Theresa May’s decision to call a snap General Election will have prompted little surprise or concern among her supporters, especially those in the English shires who live and work in the countryside.
With Labour in crisis under Jeremy Corbyn she has taken a calculated gamble which, if victorious on June 8, will give her a solid mandate for the ongoing Brexit negotiations.
And it will be an election over which Brexit looms large. Indeed, by aiming for a new five-year term, the Prime Minister is almost acknowledging that two years will not be enough time in which to get the Brexit process completed and we could be set for a period of transitional arrangements after the two years have elapsed. This will have significant ramifications for farming when it comes to trade deals and international access to and from the UK.
Yet whatever the long-term future holds, now is the time for strong arguments to be made about farming’s importance to the country, both from a business perspective and also a societal one.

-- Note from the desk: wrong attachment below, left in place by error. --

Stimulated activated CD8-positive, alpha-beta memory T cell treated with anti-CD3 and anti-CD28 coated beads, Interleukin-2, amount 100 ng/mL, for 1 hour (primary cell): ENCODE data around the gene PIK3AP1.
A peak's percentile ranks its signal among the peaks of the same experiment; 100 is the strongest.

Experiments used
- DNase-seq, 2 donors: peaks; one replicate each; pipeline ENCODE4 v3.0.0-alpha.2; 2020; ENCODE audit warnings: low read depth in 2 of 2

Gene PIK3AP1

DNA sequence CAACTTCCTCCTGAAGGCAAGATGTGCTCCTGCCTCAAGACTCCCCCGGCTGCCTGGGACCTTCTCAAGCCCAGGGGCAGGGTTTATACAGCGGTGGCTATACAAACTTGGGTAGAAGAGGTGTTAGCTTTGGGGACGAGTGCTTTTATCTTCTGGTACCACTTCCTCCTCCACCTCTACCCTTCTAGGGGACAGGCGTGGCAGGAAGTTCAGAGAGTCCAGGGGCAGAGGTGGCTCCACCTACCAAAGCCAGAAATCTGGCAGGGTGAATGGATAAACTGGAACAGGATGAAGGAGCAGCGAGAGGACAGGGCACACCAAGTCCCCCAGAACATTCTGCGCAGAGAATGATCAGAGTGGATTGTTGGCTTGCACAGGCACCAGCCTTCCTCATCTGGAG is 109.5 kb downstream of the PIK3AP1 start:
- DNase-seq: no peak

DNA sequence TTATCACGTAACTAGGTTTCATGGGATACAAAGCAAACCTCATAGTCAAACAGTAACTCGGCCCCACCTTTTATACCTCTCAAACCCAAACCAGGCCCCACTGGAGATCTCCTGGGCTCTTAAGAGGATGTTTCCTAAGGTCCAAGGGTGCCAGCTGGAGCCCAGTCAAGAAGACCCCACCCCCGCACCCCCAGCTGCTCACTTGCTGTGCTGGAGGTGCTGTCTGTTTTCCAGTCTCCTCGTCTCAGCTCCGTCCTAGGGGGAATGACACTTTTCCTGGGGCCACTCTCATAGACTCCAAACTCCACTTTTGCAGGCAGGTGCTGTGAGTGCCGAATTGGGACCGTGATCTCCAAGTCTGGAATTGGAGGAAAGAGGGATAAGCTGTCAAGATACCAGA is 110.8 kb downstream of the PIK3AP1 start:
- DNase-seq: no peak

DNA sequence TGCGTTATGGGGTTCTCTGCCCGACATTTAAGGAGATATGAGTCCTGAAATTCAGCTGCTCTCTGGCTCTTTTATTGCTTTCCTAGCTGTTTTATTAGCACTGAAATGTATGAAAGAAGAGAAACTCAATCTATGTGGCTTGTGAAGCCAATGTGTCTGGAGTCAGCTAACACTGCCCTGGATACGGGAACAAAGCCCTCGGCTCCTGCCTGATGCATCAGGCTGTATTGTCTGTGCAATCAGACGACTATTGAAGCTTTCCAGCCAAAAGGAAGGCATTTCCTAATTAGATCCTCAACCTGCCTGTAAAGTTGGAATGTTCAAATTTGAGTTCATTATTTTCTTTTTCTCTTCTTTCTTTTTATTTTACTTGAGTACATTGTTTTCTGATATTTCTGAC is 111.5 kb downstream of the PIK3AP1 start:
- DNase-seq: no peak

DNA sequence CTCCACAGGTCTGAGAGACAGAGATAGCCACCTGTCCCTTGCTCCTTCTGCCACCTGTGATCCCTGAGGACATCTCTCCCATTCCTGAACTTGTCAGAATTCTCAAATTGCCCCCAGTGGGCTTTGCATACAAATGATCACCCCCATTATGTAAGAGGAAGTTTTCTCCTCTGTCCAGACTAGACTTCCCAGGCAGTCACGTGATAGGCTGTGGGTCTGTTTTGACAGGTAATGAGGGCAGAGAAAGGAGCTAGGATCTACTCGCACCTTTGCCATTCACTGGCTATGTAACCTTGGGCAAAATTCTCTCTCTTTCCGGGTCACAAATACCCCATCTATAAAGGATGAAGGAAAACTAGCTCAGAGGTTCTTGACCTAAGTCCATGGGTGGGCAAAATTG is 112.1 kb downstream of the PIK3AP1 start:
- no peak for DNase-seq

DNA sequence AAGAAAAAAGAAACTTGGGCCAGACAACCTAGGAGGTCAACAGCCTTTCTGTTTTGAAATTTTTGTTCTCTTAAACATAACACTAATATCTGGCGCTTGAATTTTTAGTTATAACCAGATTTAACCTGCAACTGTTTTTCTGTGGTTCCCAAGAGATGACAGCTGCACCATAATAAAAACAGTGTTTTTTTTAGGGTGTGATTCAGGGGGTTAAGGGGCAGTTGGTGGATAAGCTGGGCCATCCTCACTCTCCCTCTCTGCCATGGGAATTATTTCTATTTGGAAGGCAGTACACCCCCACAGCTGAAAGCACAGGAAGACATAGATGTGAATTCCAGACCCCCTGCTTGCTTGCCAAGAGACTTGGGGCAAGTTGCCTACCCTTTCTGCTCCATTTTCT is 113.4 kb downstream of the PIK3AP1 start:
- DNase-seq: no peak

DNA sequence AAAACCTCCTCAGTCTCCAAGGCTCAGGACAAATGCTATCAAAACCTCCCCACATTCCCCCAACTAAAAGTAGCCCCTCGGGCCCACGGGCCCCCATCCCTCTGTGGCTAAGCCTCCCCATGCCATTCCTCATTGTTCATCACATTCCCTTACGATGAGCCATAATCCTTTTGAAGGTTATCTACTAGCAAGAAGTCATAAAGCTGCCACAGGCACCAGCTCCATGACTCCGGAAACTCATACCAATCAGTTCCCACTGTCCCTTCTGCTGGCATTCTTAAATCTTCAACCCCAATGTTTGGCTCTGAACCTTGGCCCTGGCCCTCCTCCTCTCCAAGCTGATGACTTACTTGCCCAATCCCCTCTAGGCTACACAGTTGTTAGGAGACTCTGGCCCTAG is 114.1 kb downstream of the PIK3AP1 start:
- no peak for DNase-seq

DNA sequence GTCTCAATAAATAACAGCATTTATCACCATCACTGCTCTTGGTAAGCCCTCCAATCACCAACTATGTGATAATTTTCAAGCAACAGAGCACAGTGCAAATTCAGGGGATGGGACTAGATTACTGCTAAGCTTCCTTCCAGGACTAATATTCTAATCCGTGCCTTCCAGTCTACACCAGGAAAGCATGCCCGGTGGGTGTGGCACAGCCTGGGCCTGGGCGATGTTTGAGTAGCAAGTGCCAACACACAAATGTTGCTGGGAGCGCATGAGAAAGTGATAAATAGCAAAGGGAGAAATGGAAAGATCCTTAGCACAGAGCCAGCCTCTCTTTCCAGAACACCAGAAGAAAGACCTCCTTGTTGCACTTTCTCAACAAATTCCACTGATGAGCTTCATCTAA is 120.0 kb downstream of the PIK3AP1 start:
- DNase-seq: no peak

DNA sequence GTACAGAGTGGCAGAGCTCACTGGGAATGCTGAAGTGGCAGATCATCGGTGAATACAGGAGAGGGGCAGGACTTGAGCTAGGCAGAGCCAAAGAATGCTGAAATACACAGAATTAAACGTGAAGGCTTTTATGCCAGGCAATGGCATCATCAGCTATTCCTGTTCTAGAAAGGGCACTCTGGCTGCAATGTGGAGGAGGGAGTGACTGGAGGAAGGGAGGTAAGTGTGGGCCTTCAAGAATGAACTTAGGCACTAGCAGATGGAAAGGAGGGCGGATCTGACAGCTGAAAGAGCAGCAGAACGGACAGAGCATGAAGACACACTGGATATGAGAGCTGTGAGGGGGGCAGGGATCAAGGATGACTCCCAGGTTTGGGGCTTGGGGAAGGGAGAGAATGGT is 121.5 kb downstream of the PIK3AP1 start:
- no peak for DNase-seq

With a renewed mandate to move forward decisively if she wins the election, an empowered Mrs May could decide it was the right time for bold actions to solve the funding crises afflicting social care, the NHS, and schools. If this was the case, and with agriculture currently commanding a huge proportion of the budget via direct payments, the industry’s support structure could come under renewed scrutiny and farming’s representative bodies would need to present a greater show of unity and cohesion than ever before.
The Prime Minister must also pay heed to farming in the devolved nations, where wider debates regarding independence and devolution gain traction and where the disconnect from Westminster is felt most keenly.
However, if Mrs May does win by a landslide on June 8 then Brexit negotiations can move forward with a sense of purpose and confidence. Those who say Brexit, or this election for that matter, should never have happened ignore the fact they have and that now is the time for action, not recrimination.
Seeing your farm as an asset is not always easy, but the great advice on P16-17 could help you approach things differently.